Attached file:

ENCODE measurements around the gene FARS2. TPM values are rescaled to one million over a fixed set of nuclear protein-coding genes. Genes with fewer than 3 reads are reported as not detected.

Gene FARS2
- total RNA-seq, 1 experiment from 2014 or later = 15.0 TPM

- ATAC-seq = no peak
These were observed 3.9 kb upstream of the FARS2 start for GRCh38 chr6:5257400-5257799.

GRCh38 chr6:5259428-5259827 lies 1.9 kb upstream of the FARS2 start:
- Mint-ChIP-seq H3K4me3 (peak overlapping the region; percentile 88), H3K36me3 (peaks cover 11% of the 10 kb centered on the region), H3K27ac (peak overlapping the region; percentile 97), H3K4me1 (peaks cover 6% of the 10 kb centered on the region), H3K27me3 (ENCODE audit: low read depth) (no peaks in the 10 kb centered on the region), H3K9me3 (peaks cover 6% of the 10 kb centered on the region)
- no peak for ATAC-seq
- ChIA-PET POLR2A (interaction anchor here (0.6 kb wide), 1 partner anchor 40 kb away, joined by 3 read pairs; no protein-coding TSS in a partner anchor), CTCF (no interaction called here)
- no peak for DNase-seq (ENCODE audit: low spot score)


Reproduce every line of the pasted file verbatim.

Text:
ENCODE measurements around the gene FARS2. TPM values are rescaled to one million over a fixed set of nuclear protein-coding genes. Genes with fewer than 3 reads are reported as not detected.

Gene FARS2
- total RNA-seq, 1 experiment from 2014 or later = 15.0 TPM

- ATAC-seq = no peak
These were observed 3.9 kb upstream of the FARS2 start for GRCh38 chr6:5257400-5257799.

GRCh38 chr6:5259428-5259827 lies 1.9 kb upstream of the FARS2 start:
- Mint-ChIP-seq H3K4me3 (peak overlapping the region; percentile 88), H3K36me3 (peaks cover 11% of the 10 kb centered on the region), H3K27ac (peak overlapping the region; percentile 97), H3K4me1 (peaks cover 6% of the 10 kb centered on the region), H3K27me3 (ENCODE audit: low read depth) (no peaks in the 10 kb centered on the region), H3K9me3 (peaks cover 6% of the 10 kb centered on the region)
- no peak for ATAC-seq
- ChIA-PET POLR2A (interaction anchor here (0.6 kb wide), 1 partner anchor 40 kb away, joined by 3 read pairs; no protein-coding TSS in a partner anchor), CTCF (no interaction called here)
- no peak for DNase-seq (ENCODE audit: low spot score)